Watch "Auld Lang Syne" now on Indie Street VOD! You can also purchase the film on these additional platforms:  iTunes: http://apple.co/2fkuuM7 Vimeo: http://bit.ly/Syne_Vimeo Vudu: http://bit.ly/Syne_VUDU

Quite the unparalleled cinematic offering, Kornél Mundruczó’s “White God” and its plot can actually be summarized in a fairly straightforward manner: Girl loves dog.  Dog trusts girl.  Girl’s Father, as well as the rest of society, scorns dog.  Dog, after experiencing the harsh realities of life, trains, rounds up a military-like legion of mutts, and goes on a revenge-seeking rampage.  While the synopsis flows off the tongue like the reciting of a campy, B-movie plot, “White God” is anything but that.  It’s locked and loaded, unrelenting in its depiction of both a girl and her dog’s adjustments to the injustices and changes around them.  Below the surface, this is also a curiously metaphorical depiction of social inequalities within contemporary Europe.  Telling this through the guise of a dog lover’s revenge flick, be warned: “White God” is no “Homeward Bound”.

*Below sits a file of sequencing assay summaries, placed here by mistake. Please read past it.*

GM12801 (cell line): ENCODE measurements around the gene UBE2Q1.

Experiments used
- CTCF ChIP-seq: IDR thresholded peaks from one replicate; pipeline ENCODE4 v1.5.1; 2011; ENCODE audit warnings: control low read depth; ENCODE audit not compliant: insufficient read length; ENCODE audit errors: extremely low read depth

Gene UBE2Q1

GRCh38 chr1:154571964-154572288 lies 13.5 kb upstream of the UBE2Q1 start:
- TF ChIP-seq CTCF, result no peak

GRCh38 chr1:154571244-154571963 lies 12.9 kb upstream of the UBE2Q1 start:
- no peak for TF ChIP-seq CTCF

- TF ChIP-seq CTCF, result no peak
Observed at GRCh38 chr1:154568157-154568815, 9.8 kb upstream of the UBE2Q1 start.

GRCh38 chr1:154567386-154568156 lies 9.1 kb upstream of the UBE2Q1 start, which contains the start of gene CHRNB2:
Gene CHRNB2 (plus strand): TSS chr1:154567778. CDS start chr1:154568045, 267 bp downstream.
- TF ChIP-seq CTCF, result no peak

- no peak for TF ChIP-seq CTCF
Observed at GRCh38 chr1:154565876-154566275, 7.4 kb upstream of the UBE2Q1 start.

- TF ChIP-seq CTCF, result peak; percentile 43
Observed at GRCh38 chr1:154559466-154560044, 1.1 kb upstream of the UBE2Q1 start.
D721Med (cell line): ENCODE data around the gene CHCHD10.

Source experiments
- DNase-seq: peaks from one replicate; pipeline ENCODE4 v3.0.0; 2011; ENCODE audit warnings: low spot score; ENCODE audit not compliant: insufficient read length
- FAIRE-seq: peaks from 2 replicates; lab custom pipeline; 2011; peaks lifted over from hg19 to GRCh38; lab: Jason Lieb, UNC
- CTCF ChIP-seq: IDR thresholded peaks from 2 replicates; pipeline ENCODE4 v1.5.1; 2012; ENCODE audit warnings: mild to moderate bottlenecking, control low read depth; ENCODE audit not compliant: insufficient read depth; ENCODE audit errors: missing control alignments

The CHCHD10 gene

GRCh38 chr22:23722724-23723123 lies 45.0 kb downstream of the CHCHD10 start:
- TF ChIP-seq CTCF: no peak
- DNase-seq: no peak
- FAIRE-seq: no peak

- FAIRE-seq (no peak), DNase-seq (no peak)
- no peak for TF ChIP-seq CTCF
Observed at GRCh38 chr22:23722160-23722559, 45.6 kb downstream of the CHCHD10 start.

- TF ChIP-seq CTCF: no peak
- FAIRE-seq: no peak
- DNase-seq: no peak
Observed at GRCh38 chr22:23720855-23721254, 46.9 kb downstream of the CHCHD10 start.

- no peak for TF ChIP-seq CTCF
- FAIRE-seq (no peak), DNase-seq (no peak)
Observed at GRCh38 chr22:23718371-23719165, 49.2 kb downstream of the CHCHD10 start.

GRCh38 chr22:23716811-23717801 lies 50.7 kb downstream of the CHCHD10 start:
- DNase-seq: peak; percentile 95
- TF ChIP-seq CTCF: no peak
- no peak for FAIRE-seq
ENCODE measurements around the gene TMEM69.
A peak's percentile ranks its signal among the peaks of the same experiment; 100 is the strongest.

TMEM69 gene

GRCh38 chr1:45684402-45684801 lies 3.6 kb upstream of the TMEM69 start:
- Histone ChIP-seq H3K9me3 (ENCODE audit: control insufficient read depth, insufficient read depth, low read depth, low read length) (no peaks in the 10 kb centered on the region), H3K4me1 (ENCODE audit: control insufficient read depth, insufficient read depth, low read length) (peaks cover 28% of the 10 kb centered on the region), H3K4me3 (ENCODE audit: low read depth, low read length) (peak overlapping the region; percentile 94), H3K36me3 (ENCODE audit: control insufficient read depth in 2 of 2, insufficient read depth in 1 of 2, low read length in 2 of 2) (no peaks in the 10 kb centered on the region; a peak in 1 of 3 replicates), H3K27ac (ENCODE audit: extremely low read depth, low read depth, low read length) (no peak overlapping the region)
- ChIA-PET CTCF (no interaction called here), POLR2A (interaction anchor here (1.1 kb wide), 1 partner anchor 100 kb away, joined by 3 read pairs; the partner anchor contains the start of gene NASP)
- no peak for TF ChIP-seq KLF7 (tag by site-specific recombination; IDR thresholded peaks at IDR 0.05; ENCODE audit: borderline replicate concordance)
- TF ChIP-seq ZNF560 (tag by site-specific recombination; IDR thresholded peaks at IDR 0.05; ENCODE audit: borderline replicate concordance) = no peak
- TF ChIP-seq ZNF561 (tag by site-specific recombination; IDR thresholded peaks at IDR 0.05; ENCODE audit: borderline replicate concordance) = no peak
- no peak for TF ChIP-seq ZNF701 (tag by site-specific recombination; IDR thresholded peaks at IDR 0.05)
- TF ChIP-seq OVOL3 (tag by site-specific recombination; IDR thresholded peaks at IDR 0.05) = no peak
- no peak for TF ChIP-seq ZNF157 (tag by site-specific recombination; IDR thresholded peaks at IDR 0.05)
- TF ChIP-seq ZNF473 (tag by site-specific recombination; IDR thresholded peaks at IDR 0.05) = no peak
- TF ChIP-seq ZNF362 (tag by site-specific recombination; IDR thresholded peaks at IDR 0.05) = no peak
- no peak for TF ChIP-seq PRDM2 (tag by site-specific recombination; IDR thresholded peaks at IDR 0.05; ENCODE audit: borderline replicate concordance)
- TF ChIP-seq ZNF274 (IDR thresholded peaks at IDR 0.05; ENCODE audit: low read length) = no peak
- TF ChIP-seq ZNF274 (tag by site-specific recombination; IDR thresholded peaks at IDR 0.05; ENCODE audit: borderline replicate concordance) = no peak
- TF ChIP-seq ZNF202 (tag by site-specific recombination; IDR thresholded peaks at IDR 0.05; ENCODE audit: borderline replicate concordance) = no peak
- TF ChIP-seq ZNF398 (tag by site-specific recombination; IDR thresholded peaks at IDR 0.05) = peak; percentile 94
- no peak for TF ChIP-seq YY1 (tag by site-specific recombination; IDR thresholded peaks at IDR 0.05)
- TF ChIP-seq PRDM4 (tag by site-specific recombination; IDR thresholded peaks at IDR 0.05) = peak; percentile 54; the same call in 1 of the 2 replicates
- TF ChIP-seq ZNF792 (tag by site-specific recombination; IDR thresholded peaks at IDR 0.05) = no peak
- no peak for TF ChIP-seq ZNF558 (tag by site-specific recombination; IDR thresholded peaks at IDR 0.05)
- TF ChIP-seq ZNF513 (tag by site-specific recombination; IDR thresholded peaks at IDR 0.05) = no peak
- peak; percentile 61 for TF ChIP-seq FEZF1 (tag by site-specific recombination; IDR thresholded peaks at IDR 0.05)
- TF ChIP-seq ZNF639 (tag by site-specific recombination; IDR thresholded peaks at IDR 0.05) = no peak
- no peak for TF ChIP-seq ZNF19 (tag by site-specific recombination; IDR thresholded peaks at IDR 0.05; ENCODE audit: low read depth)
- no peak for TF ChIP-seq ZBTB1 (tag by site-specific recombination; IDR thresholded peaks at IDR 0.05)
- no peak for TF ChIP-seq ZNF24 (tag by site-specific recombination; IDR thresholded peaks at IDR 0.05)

We enter into this sort of part familiar, part darker reality as 13-year-old Lili (Zsófia Psotta) and her dog Hagen are temporarily left in the care of her father Daniel (Sándor Zsótér).  When Daniel refuses to pay the taxes necessary to keep the mix breed dog at home, he promptly releases the mutt out into the wild, unknowingly starting an eye opening turn of events for the whole city.  As Hagen starts to experience brutality at the hands of humans, he becomes the scene stealer of the film.  Lili also stands out with her own particular stoic, rebellious demeanor.  Her growth as a teenager is told in parallel with Hagen’s own dog troubles, creating an interesting narrative formula.  Sometimes the parallel storytelling has its flaws, but as the credits play, it's hard to find fault.  For this, credit should be given to the trainers that managed to create dog-centric scenes that were often more captivating than any shared between the human actors.  Luke and Bodie, the two mixed breed dogs that shared the role of Hagen, are remarkable.  That Mundruczó and crew were able to create moments where you actually feel the dogs’ emotions exuding from the screen is a feat well worth applauding.